It becomes difficult for me to do small things daily ... so if I can get a benefit from individual vitamins ... why not try? I am monitoring everything ... I write every day the reactions, sensations ... without being caught by the placebo effect.
 
Regarding your case, if I can afford it ... I don't think it's a good method to limit the damage of ROS by inhibiting the first complex ... as there are antioxidants such as vitamin E that can keep them monitored ... inhibiting (partially) the complex 1 bypasses the problem anyway ... at this point is it worth doing a ketogenic to exploit fats? the first complex is highly dependent on carbohydrates ... if it is not even partially resolved you will have great difficulty oxidizing them ... as long as you do not also have mutations in acetyl coenzyme A and pyruvate dehydrogenase.
 
Obviously it's just my humble hypothesis :)

 

 

Did you try to concat user "Asor" ? He is Italian and, from I have talked to him in private messages, he has been able to get properly diagnosed and his doctor is very knowledgeable about his mito dysfunction.

 

About Keto, I have had great results with it. I cycle it like 8 weeks on, 4 weeks off. When doing it, try to get some plain l-carnitine (I take 500mg/tid/day). Also, I take some MCT (1 tablespoon) upon waking up and at bedtime. It seems to work for me.

Also, take some form of CoQ10. I use Jarrow's Q-absorb, 100mg/day at bedtime. It takes 3-4 weeks to kick in, but the effect is clearly noticeable.

In the antiox side of things, the only one that seems to have some effect is "reduced gluthatione". Make sure you take the "setria" brand. I use the "healthy origins" product. 250mg/day at bedtime

Finally, 500mg curcumin at bedtime seems also to work for me. Less aches and better recovery from workouts. It also takes some weeks to kick-in.

 

Finally, try to contact https://www.mitoswab.com/. I haven't personally used them (did not exist when I was diagnosed), but they offer a non-invasive test for mitochondrial disease that promise a high correlation with the results you would get with a muscle biopsy. They should be able to send you a test kit to your home in Italy.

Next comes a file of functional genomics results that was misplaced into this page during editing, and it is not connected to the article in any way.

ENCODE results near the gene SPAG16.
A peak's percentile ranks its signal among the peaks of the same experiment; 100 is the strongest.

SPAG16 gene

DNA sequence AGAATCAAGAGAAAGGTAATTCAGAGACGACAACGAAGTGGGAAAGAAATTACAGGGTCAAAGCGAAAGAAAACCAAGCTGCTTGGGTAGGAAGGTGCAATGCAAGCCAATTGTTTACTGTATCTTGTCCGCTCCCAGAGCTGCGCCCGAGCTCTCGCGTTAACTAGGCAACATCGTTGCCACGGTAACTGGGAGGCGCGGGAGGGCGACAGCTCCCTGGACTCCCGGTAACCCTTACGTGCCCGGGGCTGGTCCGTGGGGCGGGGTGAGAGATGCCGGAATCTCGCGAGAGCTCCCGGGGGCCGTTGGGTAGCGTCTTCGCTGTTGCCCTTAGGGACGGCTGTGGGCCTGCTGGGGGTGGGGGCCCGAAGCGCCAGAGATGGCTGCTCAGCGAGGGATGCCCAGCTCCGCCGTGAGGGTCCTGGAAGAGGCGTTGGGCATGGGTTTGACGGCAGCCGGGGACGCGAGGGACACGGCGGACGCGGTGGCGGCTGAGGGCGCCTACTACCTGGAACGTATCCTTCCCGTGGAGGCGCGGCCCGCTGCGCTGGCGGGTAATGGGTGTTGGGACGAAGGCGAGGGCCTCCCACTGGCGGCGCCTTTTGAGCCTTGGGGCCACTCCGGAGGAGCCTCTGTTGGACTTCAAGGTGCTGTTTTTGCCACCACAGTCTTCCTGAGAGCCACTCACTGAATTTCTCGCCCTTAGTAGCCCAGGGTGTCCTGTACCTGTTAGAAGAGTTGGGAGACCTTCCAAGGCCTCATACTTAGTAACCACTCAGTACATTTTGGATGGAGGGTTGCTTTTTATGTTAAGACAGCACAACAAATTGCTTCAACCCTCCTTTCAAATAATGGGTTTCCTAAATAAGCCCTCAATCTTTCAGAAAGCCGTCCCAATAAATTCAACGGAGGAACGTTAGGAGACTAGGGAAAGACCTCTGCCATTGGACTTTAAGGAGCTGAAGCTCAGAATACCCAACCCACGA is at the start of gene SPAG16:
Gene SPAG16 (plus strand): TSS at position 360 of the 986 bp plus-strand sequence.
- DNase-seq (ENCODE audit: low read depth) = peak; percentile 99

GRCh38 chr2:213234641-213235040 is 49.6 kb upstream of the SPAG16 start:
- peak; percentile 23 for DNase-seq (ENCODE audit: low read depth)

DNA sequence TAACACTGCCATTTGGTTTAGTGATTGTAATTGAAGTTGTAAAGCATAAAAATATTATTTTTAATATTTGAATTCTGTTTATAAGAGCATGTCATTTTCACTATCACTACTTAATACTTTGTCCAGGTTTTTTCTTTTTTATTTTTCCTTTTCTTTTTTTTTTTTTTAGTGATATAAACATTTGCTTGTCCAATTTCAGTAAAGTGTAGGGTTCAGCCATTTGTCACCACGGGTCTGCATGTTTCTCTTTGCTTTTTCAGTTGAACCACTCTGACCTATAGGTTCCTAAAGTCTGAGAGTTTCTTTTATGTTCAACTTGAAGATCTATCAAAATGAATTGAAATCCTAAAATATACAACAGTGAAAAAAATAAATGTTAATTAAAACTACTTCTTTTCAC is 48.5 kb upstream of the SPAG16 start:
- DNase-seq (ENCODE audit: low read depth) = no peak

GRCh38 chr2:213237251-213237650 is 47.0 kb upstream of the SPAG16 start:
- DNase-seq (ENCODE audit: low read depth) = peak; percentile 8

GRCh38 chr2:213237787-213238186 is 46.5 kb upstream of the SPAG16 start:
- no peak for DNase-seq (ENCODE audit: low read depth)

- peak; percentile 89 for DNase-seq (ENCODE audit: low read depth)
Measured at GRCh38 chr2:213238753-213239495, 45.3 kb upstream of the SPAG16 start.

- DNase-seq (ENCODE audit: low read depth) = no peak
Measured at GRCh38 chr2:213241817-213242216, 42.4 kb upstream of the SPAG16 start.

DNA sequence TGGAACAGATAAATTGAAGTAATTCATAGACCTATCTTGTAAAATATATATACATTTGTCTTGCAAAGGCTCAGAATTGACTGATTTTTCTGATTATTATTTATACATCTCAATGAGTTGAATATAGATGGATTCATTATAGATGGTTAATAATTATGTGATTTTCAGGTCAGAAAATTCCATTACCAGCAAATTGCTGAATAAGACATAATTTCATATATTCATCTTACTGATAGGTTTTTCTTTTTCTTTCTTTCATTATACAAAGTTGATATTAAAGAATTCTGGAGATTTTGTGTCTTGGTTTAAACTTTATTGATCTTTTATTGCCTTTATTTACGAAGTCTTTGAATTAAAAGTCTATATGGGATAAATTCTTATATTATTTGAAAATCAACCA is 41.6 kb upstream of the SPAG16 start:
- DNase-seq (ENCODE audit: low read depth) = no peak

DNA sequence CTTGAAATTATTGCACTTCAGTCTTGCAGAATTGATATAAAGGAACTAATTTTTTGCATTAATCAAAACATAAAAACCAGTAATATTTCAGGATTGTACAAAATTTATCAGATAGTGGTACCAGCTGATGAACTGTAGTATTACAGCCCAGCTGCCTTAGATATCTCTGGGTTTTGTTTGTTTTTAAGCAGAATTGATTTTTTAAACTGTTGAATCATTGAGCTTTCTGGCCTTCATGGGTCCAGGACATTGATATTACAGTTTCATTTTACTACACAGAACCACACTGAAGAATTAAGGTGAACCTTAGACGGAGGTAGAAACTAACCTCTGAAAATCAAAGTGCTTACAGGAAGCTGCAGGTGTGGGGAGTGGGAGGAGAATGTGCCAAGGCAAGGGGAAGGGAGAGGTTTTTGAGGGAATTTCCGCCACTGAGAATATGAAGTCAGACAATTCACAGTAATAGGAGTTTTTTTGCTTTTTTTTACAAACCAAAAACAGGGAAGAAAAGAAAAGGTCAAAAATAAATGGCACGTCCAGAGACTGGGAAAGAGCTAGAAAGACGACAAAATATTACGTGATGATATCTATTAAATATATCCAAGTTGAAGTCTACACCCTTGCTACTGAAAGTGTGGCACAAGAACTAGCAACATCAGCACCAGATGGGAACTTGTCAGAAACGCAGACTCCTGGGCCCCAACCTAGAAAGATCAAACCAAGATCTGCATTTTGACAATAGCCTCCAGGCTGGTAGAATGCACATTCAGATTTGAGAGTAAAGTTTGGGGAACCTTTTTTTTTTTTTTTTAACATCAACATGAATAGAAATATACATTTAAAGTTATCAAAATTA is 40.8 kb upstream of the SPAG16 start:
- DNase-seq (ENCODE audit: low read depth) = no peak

Hope this helps. Take care my friend.


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#36 longcity90

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Posted 14 January 2020 - 10:06 AM

Ciao longcity90,

 

Ho una malattia mitocondriale primaria. La diagnosi ha richiesto 2 anni e ora dovresti seguire questa strada. L'Italia ha un ottimo sistema di sicurezza sociale, ma è necessario trovare lo specialista giusto. Sono residente in Spagna e ho usato un mix di medici privati ​​/ pubblici per ottenere una diagnosi definitiva. Richiede una biopsia muscolare, quindi una serie di test per ottenere un risultato. Ma per favore smetti di provare a capirlo da solo.

 

Inoltre, prova a contattare l'utente "Asor" qui in questo forum. È anche affetto da una malattia mitocondriale ed è italiano. Sono sicuro che sarà in grado di darti buoni consigli su dove andare per ottenere una diagnosi.

 

Una cosa che posso dirti con certezza se * non * hai MELAS. Il segno distintivo di questa malattia è un episodio simile all'ictus, in cui perdi conoscenza e finisci in ospedale per alcuni giorni.

 

Stai attento,

Luis

 

Last access Asor is Apri 2018 :( but thanks for the tips...


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#37 longcity90

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Posted 16 January 2020 - 08:57 AM

My feeling but also the evidence I have every day about myself is that B3 (and its derivatives) despite being fundamental to the first complex ... it accumulates by creating only more serotonin but no longer creates NAD + :( the same thing with melatonin ...

 

It makes me think therefore that probably if there are defects in the transport chain and in the various complexes,

Manipulating mitochondrial dynamics cannot help...

Edited by longcity90, 16 January 2020 - 08:59 AM.


#38 longcity90